SOME of them have never left Scotland, or stepped foot on a plane.
Yet yesterday, teenage musicians from the Hebrides performed in the heart of Manhattan in a touching tribute to the memory of one of their own.
Pipers of the Sgoil Lionacleit Band delivered a stirring turn as part of the 20th annual Tartan Day Parade in New York in tribute to Eilidh MacLeod, their bandmate who died in the Manchester terror attack last year.
The young musicians took their place among thousands to march through the streets of the city.
John Daniel Peteranna, chairman of Sgoil Lionacleit’s organising committee, said: “I imagine Eilidh’s spirit will be here with us.
“She’ll be looking down on us, laughing the way she always was, laughing and thinking: ‘Enjoy yourselves, that’s what it’s all about’.
“There probably wouldn’t be this level of interest in the band if it wasn’t for the tragedy.
“But the way our kids have coped with that is really phenomenal. Eilidh was a senior piper in the band, and was always keeping our young ones right.
“She was such a happy soul, and nothing was a problem to her. That’s the thing that has been instilled in the band.
“In the last two days the kids have had about six and a half hours sleep. They have been performing day and night with no complaint, which has been fantastic. The kids want to make Scotland and the islands proud of them.”
He spoke movingly of how the prospect of playing at Tartan Day became an incentive to lift the band after Eilidh’s death at the Ariana Grande concert in May last year.
He said: “We’d had a discussion at the World Championships in Glasgow last year about the fact that the band were very low. There was even debate whether to go to that competition after everything that had happened. It was then we decided to come over to Tartan Week. We were looking for a star in the sky to aim for. We knew it was a big ask, but we decided to go for it.”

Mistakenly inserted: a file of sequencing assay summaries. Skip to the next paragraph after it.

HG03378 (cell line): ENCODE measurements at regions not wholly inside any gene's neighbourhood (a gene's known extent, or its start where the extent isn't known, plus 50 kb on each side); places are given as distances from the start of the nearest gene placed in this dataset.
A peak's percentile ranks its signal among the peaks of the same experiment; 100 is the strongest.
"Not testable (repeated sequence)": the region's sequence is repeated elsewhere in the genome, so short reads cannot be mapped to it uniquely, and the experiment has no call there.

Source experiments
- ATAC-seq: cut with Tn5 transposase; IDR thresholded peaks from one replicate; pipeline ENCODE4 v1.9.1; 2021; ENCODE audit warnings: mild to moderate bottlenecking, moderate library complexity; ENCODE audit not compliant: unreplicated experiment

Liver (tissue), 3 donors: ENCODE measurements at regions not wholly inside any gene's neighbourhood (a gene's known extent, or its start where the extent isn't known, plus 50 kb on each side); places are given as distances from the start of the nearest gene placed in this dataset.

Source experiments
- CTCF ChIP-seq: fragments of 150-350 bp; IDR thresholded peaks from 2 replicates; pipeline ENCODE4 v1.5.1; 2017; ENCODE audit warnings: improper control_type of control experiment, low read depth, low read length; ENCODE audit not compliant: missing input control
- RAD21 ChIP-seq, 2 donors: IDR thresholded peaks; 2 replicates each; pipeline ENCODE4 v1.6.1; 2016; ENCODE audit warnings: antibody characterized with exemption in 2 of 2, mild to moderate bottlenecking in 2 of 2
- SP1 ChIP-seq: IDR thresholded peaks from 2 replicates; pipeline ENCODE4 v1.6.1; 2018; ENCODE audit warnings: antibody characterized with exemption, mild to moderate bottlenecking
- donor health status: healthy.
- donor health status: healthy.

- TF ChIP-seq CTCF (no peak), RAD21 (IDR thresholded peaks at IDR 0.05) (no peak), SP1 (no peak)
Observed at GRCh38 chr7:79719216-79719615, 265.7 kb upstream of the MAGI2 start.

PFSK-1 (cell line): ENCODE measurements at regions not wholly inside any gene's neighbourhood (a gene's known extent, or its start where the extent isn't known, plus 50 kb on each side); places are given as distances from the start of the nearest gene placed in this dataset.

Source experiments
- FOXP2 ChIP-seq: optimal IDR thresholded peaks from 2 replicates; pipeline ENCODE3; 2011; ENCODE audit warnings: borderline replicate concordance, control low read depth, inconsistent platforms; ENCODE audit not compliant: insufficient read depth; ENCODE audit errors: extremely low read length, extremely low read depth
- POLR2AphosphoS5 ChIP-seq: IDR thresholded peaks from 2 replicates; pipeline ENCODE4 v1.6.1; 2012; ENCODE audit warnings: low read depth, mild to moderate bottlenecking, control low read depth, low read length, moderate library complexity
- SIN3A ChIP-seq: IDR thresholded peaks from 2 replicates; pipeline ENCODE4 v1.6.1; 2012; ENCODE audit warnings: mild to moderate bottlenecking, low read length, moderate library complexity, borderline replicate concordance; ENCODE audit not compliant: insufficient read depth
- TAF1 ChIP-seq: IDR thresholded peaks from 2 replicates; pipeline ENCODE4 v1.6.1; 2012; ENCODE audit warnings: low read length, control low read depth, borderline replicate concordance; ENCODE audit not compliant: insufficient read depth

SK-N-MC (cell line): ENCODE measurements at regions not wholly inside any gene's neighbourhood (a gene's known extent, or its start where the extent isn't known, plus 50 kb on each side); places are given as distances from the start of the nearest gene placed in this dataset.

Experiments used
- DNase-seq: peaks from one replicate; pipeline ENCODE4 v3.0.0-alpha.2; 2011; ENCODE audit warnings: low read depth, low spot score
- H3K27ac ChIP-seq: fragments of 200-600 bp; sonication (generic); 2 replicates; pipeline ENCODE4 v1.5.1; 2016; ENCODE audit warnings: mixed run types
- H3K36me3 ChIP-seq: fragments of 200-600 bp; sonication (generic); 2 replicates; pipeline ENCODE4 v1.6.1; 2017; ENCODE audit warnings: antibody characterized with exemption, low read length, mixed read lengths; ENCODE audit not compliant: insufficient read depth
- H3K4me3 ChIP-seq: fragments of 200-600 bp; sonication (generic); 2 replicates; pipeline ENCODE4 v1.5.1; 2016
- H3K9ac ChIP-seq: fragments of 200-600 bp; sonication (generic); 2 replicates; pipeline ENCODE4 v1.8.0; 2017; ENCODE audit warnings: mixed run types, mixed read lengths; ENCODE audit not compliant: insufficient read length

Eilidh was one of 22 people who died in the terrorist attack at Manchester Arena after a concert by pop star Ariana Grande on May 22 last year. The 14-year-old, from the Isle of Barra in the Outer Hebrides, had been at the concert with her friend Laura MacIntyre, who survived but suffered serious injuries.
John Daniel said: “Half the band haven’t left Scotland before, a quarter of them have never been on a plane and the band itself has never performed outside Scotland before this trip. So there have been a lot of firsts for us this week.”
The band, made up of youngsters from Uist and Barra, had to raise £60,000 to cover costs of flights and accommodation for 47 people from the Uists and Barra, as well as transporting their instruments across the Atlantic.
John Daniel said: “We had to raise it in four months. We had a crowdfunding page, which raised £10,000 and the rest was donations of £500 here, £1,000 there. Money came in from all over the world.”
The pipers, all aged between 13 and 17, live in six different Hebridean Islands and attend school at Sgoil Lionacleit.
They sported a special tartan for the event donated by Stornoway kilt makers Celtic Clothing for the week-long celebration of American-Scottish heritage, which also saw them perform at the Ellis Island immigration museum and at the exclusive Explorers’ Club, as well as on New York breakfast news channel Pix 11.
John Daniel said: “It’s a real contrast between the peace and quiet of the home islands and laid back timeless way of life back home compared to the full-on adrenaline of the New York lifestyle with its diversity of population.
“But the New Yorkers have been incredibly friendly, as if you had met someone in Uist.”
The Tartan Day parade is being led by KT Tunstall, the first female Grand Marshall in its 20-year history following the likes of actors Alan Cumming, Tommy Flanagan and Sean Connery.